It is printed in the A4 size.To the laboratory site

 - Institute for Virus Research
Growth Regulation
Department of Cell Biology
It is really fascinating and exciting to see the process where a fertilized egg develops into a complicated embryo. How does each cell in embryos know its own position and role? How do many events proceed coordinately at the right time and the right place? Many things remain to be solved in developmental biology. We are challenging these difficult but fascinating problems of developmental biology. The results from this research will be useful for the future regeneration therapy. We hope many students will join us to challenge these problems.

  Ryoichiro Kageyama, M.D., Ph.D.
Professor
Research and Education
The research interest of this laboratory is to understand the molecular mechanism of cell differentiation and organogenesis. Particularly, we are interested in transcription factors that regulate neural development. Our research strategies are misexpressing the genes with retrovirus and electroporation (gain-of-function study) and generating knock-out mice (loss-of-function study). We are focusing on basic helix-loop-helix (bHLH) transcription factors such as the repressor-type bHLH factors Hes1 and Hes5 and the activator-type bHLH factors Math, Mash, NeuroD and Neurogenin. During neural development, the following three major steps occur sequentially: (1) maintenance of neural stem cells, (2) neurogenesis and (3) gliogenesis. We have demonstrated that the steps (1) and (3) are regulated by the repressor-type bHLH factors while the step (2) is regulated by the activator-type bHLH factors. These findings will be useful for the future regeneration therapy.
We are also interested in biological clocks that regulate embryogenesis. We have recently found that the bHLH factors Hes1 and Hes7 act as two-hour cycle biological clocks in embryos. Hes7 regulates the timing of somite segmentation, which occurs every two hours in mice. We are now studying what developmental processes, besides somite segmentation, these biological clocks regulate. This research will open the new field “Developmental Chronobiology”.
Regarding education, we are committed to providing graduate students with the highest quality of research environment and thereby educating them to be the scientists who play an essential role in international societies. Students with various backgrounds study Developmental Biology from the beginning and join the research project described above. They have the opportunity to present and discuss their results in domestic and international meetings and to publish them in international journals.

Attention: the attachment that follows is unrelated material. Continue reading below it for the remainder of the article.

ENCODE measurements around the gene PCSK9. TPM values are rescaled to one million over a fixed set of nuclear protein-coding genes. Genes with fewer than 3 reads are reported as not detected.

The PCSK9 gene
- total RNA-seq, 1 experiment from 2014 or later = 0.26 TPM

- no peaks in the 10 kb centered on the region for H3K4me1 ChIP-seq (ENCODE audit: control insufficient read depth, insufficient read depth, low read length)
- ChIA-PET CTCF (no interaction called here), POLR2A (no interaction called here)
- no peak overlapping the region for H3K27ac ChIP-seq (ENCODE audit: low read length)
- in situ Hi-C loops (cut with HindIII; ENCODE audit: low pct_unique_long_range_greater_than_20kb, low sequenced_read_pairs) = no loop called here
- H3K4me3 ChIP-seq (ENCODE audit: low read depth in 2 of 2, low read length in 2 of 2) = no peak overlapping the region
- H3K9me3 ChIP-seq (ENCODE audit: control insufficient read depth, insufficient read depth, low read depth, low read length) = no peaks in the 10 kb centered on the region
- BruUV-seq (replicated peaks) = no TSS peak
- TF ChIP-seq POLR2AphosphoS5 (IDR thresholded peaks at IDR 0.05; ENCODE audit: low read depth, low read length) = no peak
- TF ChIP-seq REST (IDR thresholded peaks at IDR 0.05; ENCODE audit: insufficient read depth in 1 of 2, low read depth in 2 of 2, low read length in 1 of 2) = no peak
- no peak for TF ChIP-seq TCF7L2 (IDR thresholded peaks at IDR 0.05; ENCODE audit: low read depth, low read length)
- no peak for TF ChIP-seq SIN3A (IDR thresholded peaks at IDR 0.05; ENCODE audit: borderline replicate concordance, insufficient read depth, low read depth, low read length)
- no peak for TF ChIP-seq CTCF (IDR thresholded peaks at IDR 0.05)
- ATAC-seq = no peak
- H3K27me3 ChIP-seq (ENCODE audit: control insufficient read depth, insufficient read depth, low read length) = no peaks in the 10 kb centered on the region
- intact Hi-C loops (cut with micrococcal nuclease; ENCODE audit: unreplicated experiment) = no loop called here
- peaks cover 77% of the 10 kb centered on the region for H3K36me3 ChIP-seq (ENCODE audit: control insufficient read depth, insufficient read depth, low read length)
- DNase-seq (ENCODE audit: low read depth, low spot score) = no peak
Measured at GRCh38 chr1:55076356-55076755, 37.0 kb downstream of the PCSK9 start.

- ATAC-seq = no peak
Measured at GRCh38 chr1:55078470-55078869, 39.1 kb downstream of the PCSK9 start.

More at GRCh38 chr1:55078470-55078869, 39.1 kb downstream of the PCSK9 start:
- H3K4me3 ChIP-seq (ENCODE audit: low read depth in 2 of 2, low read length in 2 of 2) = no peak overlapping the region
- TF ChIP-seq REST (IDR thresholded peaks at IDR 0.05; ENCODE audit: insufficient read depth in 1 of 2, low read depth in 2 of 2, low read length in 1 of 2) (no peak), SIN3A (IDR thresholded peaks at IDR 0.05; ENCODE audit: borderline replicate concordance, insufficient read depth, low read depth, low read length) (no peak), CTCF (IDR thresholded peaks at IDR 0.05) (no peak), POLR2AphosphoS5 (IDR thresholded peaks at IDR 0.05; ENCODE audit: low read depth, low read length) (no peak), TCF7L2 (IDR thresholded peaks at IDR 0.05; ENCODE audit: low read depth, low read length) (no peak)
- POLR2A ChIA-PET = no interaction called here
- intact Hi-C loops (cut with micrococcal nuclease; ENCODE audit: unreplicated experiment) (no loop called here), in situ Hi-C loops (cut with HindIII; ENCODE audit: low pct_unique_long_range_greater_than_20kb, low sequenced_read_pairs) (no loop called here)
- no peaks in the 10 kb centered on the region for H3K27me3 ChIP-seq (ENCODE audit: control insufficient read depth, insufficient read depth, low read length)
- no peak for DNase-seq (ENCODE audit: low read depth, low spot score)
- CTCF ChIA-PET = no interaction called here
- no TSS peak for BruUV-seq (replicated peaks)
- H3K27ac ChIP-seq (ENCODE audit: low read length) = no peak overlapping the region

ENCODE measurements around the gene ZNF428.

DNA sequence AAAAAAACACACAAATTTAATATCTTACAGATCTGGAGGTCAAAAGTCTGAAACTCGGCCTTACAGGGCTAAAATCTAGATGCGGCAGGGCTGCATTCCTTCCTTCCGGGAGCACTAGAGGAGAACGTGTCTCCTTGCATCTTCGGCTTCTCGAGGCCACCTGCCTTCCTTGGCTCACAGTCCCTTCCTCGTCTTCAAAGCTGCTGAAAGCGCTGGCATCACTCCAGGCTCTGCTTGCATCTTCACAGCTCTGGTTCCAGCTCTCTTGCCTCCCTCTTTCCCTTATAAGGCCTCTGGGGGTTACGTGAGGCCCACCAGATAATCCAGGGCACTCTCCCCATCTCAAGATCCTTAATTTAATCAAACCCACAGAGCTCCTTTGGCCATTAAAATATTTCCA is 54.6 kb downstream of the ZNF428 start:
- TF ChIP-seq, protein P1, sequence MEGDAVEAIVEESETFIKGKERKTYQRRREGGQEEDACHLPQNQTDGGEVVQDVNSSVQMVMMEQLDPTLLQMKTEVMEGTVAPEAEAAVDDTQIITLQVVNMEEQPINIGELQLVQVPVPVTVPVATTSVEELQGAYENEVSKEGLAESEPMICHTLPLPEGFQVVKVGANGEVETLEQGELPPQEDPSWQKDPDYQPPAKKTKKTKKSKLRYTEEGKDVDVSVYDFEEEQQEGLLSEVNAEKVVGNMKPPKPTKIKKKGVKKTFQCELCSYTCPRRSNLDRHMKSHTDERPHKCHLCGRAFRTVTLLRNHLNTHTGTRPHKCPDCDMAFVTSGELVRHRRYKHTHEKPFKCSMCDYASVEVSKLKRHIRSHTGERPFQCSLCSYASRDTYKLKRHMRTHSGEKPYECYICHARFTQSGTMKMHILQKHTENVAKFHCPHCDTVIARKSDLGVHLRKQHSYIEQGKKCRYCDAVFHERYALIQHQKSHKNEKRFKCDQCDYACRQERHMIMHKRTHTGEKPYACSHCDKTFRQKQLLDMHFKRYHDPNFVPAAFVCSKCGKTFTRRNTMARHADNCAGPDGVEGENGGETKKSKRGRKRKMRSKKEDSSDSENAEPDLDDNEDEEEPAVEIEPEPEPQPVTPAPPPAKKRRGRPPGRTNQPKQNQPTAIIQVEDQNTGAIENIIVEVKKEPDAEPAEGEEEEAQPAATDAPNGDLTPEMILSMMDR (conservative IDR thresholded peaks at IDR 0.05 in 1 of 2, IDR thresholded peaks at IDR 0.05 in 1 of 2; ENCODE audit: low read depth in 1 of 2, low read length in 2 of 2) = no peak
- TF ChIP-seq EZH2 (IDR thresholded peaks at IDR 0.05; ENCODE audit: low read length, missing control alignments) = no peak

Growth Regulation
Institute for Virus Research
Professor Ryoichiro Kageyama
Associate
 Professor


Toshiyuki Ohtsuka
Assistant
 Professor


Taeko Kobayashi
TEL +81-75-751-4011
FAX +81-75-751-4807
e-mail rkageyamvirus.kyoto-u.ac.jp
URL http://www.virus.kyoto-u.ac.jp/Lab/Kageyama/index.html
bHLH factors regulate three steps of neural development.
The repressor-type bHLH factors Hes1 and Hes5 are essential for maintenance of neural stem cells. (Upper) In the absence of Hes1 and Hes5, neurons are prematurely differentiated and neural stem cells are not maintained. (Lower) Hes1;Hes5 double-null neural stem cells do not grow well and form only small neurospheres.
Hes1 and Hes7 as two-hour cycle biological clocks. Hes1 and Hes7 expression oscillates autonomously by negative feedback. These biological clocks regulate the progress of embryogenesis.
staffs
Recent Publications
1. Niwa, Y., Shimojo, H., Isomura, A., Gonzez, A., Miyachi, H., and Kageyama, R. (2011) Different types of oscillations in Notch and Fgf signaling regulate the spatiotemporal periodicity of somitogenesis. Genes & Dev. 25, 1115-1120.
2. Kobayashi, T., Mizuno, H., Imayoshi, I., Furusawa, C., Shirahige, K., and Kageyama, R. (2009) The cyclic gene Hes1 contributes to diverse differentiation responses of embryonic stem cells. Genes & Dev. 23, 1870-1875.
3. Kageyama, R., Ohtsuka, T., Shimojo, H., and Imayoshi, I. (2008) Dynamic Notch signaling in neural progenitor cells and a revised view of lateral inhibition. Nature Neurosci. 11, 1247-1251.
4. Imayoshi, I., Sakamoto, M., Ohtsuka, T., Takao, K., Miyakawa, T., Yamaguchi, M., Mori, K., Ikeda, T., Itohara, S., and Kageyama, R. (2008) Roles of continuous neurogenesis in the structural and functional integrity of the adult forebrain. Nature Neurosci. 11, 1153-1161.
5. Shimojo, H., Ohtsuka, T., and Kageyama, R. (2008) Oscillations in Notch signaling regulate maintenance of neural progenitors. Neuron 58, 52-64.